Kakapo back to nest after 21 years
The flightless nocturnal bird was one of four male kakapo released on the 1400ha conservation sanctuary, near Stewart Island, in 1987 without a transmitter. He had not been seen since.
Kakapo ranger Chris Birmingham told the Sunday Star-Times he was surprised to hear a male booming, its unique resonant mating call, near South Bay, where no kakapo had been detected before.
It was only then that he realised the bird’s significance because it wore a numbered metal band on his leg. Incredibly, Rangi survived two aerial poison drops during Codfish Island’s rat eradication in 1998.
By yesterday, 17 female kakapo had mated, seven had nested and 14 eggs laid, but more nests, eggs and matings were expected daily for weeks to come.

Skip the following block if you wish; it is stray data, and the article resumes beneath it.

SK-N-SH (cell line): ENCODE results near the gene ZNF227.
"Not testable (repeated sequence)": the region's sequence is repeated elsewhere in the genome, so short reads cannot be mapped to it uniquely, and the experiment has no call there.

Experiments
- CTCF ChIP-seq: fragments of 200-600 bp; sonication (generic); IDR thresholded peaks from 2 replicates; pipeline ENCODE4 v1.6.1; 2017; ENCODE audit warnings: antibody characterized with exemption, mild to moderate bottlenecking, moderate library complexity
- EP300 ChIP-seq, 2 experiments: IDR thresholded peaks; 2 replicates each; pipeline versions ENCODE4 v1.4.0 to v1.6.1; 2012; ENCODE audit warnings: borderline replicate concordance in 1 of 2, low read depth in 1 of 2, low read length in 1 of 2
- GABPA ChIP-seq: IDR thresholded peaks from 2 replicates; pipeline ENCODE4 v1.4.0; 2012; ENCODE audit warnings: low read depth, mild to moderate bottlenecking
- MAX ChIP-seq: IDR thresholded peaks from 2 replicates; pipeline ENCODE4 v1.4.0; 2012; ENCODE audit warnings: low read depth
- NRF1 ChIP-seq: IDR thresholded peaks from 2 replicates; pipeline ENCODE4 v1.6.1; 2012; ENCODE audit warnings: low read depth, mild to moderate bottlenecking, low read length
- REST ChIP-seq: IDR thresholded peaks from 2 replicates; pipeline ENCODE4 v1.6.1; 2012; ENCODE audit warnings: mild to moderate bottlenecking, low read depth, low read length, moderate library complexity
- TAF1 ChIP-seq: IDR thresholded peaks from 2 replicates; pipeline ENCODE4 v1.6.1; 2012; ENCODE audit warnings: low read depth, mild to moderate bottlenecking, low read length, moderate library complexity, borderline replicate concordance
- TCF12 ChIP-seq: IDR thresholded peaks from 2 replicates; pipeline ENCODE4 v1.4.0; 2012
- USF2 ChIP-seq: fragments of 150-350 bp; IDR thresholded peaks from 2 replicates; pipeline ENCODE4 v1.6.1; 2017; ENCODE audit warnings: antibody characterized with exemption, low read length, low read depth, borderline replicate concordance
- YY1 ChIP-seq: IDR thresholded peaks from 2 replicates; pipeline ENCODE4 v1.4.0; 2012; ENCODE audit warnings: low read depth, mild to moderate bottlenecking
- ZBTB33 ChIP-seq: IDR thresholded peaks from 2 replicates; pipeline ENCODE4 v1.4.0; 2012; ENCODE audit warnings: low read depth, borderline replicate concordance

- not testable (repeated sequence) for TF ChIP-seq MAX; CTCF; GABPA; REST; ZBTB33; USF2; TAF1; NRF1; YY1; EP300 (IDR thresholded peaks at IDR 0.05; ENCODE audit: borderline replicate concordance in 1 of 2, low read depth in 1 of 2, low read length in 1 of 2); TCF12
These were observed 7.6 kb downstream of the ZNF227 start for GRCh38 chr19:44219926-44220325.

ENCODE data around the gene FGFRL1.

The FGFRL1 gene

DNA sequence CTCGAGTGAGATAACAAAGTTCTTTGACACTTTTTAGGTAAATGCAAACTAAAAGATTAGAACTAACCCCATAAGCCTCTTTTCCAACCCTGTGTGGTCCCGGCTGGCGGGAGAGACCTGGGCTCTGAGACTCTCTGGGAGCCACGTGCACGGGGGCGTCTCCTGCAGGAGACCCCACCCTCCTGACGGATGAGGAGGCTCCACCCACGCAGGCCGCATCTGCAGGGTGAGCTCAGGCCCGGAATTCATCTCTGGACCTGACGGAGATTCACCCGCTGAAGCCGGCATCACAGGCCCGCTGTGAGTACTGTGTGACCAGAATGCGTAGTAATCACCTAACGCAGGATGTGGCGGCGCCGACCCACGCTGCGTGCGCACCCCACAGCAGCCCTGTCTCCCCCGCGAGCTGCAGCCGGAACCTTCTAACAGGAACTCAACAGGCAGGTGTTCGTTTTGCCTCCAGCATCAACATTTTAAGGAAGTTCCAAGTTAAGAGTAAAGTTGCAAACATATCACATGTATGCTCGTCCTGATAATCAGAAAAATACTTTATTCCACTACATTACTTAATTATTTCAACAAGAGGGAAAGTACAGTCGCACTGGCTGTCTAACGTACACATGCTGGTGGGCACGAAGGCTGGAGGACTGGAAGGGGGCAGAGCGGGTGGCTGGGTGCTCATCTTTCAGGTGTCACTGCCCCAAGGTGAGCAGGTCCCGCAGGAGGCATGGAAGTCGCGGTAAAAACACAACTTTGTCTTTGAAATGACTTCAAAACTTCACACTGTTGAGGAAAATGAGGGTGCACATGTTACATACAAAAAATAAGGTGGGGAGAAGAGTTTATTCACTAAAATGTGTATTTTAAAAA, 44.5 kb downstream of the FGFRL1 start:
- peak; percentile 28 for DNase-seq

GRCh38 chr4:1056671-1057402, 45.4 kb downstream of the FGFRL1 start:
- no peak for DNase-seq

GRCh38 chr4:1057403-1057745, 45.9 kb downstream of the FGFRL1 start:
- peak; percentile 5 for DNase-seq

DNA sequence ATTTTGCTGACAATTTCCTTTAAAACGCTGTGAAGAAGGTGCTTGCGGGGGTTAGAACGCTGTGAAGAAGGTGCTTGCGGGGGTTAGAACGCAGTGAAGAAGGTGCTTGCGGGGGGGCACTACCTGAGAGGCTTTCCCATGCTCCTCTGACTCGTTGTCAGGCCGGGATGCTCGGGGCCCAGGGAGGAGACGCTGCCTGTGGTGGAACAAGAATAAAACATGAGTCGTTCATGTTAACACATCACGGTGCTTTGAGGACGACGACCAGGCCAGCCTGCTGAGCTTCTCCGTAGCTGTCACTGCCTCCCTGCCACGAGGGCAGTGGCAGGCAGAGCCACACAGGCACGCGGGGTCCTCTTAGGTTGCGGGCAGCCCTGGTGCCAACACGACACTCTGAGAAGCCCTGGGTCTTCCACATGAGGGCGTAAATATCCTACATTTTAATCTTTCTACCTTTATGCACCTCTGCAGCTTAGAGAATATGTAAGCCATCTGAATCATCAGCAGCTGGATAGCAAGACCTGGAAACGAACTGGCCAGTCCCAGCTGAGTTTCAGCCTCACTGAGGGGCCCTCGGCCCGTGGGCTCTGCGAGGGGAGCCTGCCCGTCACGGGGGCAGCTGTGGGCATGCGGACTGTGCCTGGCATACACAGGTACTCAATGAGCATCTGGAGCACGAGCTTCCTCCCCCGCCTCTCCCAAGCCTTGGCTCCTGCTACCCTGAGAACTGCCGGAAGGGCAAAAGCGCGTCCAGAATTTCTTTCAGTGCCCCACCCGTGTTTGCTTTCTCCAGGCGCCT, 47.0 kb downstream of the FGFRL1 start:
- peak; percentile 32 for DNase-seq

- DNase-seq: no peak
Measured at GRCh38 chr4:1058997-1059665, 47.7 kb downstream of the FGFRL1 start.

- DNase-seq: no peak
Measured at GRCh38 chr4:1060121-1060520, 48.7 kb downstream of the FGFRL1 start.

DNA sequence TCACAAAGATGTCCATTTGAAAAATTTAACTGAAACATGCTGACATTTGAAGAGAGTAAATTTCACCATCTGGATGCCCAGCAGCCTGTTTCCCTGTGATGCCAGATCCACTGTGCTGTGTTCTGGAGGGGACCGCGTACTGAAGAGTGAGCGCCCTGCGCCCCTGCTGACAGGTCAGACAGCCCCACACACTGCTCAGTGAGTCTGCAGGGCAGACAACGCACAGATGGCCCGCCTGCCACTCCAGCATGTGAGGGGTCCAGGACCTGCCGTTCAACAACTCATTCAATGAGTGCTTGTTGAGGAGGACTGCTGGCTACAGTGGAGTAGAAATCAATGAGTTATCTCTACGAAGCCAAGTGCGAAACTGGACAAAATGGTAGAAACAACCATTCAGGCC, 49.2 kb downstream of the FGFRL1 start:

Vet first to artificially inseminate a kakapo
Last month, Dr Blanco artificially inseminated a kakapo, making him the first person to successfully perform the procedure on a wild endemic, endangered bird.
Dr Blanco said the purpose was to ensure genetic diversity among kakapo on the island, where only two male birds were the dominant breeders.
according to the first article, they were using sperm of Richard Henry – the only surviving kakapo from fjordland, which is believed to be more than 70 years old.